Finance and funding growth can be a time consuming and frustrating process. The problem is that the timing of your need for funding and cash can be out of sync with your growth plans.
In fact the process of seeking-out and securing funding can also be a source of disaster for your company.
Typically problems occur because you spend too much time pitching and talking to investors that you actually limit and start to restrict the performance of the business.
It also takes time if you’re talking to banks.
If you’re looking to fund growth, you might want to take a step back from the obvious options of investment from external sources.
Vistage Speaker and partner at fds Corporate Finance, Jo Haigh, offers a simple starting point before going to external equity. She says: “Draw a circle on a piece of paper, and we mark it out like a pie. What can we get from where, before we get to equity?”
Map out the available funding you can get, for example, from overdrafts, loans, mezzanine finance, asset finance, sale and lease back of goods, grants, vendor finance, or if you're doing a transaction, the enterprise loan guarantee scheme.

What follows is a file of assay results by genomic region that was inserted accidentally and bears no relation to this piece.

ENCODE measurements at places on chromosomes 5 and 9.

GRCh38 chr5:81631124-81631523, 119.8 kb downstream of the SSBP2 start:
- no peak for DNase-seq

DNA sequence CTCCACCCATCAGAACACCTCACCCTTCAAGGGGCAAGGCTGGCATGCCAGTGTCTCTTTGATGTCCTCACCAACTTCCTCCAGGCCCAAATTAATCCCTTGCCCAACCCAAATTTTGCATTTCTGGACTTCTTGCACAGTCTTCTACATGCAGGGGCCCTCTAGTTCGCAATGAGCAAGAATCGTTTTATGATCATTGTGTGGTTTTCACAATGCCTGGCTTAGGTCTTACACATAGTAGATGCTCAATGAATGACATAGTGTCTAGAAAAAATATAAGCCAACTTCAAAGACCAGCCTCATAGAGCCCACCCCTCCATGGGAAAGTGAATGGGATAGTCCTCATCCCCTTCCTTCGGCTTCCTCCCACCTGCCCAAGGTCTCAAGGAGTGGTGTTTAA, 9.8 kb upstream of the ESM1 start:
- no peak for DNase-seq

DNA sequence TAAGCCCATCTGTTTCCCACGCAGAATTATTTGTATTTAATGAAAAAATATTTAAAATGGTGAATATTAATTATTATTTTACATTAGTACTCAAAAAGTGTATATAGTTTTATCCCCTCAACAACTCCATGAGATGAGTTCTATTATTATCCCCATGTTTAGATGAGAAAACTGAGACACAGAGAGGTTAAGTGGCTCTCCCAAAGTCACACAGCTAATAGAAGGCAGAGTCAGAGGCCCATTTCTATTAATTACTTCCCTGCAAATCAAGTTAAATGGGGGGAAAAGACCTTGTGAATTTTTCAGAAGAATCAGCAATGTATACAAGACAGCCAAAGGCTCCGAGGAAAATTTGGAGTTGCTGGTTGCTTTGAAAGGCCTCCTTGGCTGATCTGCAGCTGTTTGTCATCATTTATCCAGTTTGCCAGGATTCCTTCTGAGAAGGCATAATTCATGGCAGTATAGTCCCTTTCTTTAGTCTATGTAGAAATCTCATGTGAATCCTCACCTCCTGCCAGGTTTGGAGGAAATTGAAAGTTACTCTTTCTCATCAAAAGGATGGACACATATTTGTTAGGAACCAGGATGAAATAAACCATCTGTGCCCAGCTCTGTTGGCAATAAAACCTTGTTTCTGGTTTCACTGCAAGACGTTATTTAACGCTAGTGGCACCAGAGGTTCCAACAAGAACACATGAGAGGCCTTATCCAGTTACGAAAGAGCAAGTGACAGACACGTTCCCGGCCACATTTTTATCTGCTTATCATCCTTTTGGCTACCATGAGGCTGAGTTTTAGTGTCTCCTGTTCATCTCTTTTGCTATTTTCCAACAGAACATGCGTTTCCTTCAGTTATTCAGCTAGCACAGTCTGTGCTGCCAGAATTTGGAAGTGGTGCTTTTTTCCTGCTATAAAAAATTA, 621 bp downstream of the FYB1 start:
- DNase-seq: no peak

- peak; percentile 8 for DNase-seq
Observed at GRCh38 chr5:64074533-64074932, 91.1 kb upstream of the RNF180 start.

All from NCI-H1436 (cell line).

Fill in the pie will all the other sources and if there is still a piece left you can’t fill, then think about filling it with equity.
You still have several places to go to, depending on the size of your deal. Try local, national or regional funders if the deal is big enough or Angels. Angel funding can be people you know, can be people in business, and can even be funding from suppliers or customers – they can be interested in investing in you even though they have a business relationship with you.
The other thing is don't forget friends and family. It's not always a good thing doing business with friends and family, but sometimes, for smaller amounts, they may be able to help. As long as you've got a red-hot shareholders agreement, and you treat their money just as you would treat anybody else's money, you might find that it is slightly more forgiving.
You could also try a joint venture with a vertical or horizontal integration. Yes it’s true there might not be equal share holding in a joint venture but it might just provide the acceleration that you need to grow your business.
Be careful not to underestimate the funding that you need
People not only underestimate the amount of money they need, they also underestimate how much it is going to cost them to get it, and how long it will take them to get it. So the advice is, do best- and worst-case scenarios.
For example, if you are doing a transaction like buying another business. It’s easy to think the synergies of the two businesses will come together within a couple of months. Usually, it is at least a year before you get the full impact of synergies.
Whatever number you come up with, Jo Haigh suggests as rule-of-thumb, that you take the worse-case scenario and add an extra 10%, because she says: “It’s much better to ask for more, than it is to have to go back and say, ‘Oh’, we didn't quite get enough”.